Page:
October 11, 2005

Genetic Testing And Workers Comp

In yesterday's New York Times (the free section, registration required), we learn that IBM has a Chief Privacy Officer, which tells you something about the current state of affairs in corporate America. We also learn that IBM has issued a policy asserting that it will not use genetic information in hiring or in determining eligibility for health care and other benefits (including, I assume, disability and life insurance policies).

Before you offer a standing ovation to the CPO, remember that IBM has a vested interest in keeping genetic information off the table: as an information technology company with a increasing presence in the medical industry, IBM has a business stake in promoting genetic data gathering and processing.

There are quite a few employers who would be sorely tempted to use genetic information when evaluating job applicants or current employees. Employers who are self-insured for health care would love to screen out people with family histories of expensive illnesses. The EEOC has issued guidelines for federal employees on the use of genetic data, with congress contemplating related legislation to limit the misuse of this information among employers. But questionable use of genetic information can also flow the other way: individuals who learn that they have a genetic predisposition for a disabling illness have a strong incentive to load up on disability policies -- and in doing so, they can be reasonably confident that no insurance carrier can access this information for underwriting purposes!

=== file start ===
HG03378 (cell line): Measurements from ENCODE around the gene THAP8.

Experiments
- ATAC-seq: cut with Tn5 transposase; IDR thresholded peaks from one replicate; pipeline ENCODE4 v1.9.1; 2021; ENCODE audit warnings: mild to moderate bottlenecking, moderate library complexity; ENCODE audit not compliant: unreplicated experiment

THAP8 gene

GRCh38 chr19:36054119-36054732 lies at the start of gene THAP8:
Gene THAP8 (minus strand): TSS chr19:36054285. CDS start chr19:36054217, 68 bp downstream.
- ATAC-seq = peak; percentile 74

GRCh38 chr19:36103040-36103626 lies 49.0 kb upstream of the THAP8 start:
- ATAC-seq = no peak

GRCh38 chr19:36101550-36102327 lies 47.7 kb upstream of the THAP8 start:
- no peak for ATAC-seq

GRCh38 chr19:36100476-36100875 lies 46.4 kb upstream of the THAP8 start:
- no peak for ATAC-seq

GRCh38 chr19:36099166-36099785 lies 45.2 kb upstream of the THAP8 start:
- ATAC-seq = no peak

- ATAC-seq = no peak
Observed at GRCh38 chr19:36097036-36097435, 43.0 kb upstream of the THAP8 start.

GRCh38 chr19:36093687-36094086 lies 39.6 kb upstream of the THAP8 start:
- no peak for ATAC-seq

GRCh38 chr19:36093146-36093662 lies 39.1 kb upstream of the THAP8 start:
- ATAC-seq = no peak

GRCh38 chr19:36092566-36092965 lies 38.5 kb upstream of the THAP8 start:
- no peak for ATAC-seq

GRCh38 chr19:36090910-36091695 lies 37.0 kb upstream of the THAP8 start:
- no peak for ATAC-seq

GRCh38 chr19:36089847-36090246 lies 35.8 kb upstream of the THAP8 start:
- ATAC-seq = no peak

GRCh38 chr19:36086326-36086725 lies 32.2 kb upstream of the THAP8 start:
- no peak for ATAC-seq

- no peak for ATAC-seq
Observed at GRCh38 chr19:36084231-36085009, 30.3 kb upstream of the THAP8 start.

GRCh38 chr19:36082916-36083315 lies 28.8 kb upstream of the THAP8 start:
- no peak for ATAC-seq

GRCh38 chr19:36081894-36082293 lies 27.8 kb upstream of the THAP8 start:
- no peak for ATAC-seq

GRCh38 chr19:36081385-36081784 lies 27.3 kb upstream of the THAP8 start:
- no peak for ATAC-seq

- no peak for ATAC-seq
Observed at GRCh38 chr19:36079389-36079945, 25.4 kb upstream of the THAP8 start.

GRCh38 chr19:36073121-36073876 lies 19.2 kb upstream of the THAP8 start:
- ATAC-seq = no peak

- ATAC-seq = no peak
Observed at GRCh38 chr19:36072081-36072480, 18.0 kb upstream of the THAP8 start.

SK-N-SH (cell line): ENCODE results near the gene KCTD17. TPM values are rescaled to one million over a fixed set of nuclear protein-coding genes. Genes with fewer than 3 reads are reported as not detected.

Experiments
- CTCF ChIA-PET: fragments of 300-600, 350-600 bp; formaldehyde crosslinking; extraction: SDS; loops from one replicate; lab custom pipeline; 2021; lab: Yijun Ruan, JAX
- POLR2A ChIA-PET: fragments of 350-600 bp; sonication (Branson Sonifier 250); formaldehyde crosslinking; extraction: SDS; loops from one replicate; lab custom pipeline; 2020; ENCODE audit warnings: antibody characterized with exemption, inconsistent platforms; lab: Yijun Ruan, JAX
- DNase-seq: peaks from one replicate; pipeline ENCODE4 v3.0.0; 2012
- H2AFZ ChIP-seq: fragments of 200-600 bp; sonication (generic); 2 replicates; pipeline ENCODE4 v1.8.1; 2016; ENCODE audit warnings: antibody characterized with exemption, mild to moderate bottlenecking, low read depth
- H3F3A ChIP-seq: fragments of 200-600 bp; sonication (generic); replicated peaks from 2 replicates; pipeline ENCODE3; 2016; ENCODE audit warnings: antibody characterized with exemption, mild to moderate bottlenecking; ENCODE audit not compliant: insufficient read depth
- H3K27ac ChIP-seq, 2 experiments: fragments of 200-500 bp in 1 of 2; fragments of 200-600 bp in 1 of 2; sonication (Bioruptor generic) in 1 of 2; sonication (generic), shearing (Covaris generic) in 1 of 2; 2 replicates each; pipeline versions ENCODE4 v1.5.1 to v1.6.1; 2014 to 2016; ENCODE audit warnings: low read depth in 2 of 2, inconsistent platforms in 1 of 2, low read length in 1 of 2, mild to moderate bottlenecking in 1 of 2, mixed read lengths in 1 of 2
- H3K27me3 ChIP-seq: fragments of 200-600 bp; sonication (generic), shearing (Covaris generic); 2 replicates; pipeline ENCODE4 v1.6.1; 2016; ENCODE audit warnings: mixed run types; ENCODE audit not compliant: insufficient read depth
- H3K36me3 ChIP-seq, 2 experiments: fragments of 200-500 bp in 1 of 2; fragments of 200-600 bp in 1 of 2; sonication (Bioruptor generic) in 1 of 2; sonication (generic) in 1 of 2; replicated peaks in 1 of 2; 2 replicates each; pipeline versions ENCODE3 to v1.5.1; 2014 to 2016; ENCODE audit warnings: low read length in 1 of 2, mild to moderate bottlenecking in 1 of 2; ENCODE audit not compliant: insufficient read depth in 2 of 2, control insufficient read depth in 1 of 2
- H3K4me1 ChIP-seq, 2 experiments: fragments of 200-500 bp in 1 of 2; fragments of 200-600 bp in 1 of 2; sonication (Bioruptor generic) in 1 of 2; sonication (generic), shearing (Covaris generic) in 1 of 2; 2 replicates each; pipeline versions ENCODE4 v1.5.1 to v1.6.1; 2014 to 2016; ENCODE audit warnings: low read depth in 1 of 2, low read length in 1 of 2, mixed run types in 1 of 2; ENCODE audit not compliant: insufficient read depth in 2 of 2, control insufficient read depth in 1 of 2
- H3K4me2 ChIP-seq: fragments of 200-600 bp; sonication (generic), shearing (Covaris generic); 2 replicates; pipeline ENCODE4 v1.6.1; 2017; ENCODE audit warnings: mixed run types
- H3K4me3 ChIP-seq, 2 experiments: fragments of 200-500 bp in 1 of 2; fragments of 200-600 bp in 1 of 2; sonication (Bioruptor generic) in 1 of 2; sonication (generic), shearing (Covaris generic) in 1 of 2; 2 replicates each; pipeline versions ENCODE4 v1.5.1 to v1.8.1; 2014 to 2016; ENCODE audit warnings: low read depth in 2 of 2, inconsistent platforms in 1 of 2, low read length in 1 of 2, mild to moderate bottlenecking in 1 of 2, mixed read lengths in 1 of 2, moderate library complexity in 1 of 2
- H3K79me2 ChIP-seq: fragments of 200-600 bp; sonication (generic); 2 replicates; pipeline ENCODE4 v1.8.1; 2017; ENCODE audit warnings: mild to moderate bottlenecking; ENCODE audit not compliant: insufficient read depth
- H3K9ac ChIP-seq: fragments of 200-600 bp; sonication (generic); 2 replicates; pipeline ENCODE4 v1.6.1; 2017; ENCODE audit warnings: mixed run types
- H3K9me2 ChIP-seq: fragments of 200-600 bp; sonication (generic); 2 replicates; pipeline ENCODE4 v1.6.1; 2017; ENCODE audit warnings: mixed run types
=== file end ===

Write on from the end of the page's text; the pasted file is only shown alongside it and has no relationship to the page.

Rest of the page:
You might assume that genetic information would have no bearing on workers comp. Think again.

Back in 2002 the Burlington Northern and Santa Fe Railroad was fined $2.2 million by the Equal Employment Opportunity Commission for genetically testing (without permission) 36 employees who had filed carpal tunnel claims. The railroad was apparently trying to determine if the employees had a genetic predisposition for the malady -- and therefore might be ineligible for comp benefits. In agreeing to settle the case, the railroad denied that it violated disability laws (specifically, the ADA), but vowed not to use genetic tests in future medical examinations.

In this particular situation, ethical issues aside, I think the railroad was pumping the side car down a dead-end spur. Even if the tests had proven positive, with some of the employees having a genetic predisposition for developing carpal tunnel, the railroad would still have to pay the claims. It would be impossible for the employer to demonstrate that the repetitive demands of railroad work had nothing whatsoever to do with the eventual malady.

Personnel Practices
In comp we say that you have to take people as they come to you. Virtually all applicants walking through the door have issues that might eventually put them on your workers comp loss runs. Prudent employers will carefully define the essential requirements of each job, specifying exactly what people must do and how they must do it. Employers can ask questions to verify the applicant's experience and ability to perform these essential job functions. They can study prior job histories and references for patterns or problems. Once someone is hired, the employer can and should carefully supervise the work as it is being performed. Best practices focus on behavior and performance, leaving what's hidden in the genes appropriately beyond the scope of the employer-employee relationship. Let's hope that most employers can stay on the ethical track without requiring the services (or expense) of a Chief Privacy Officer.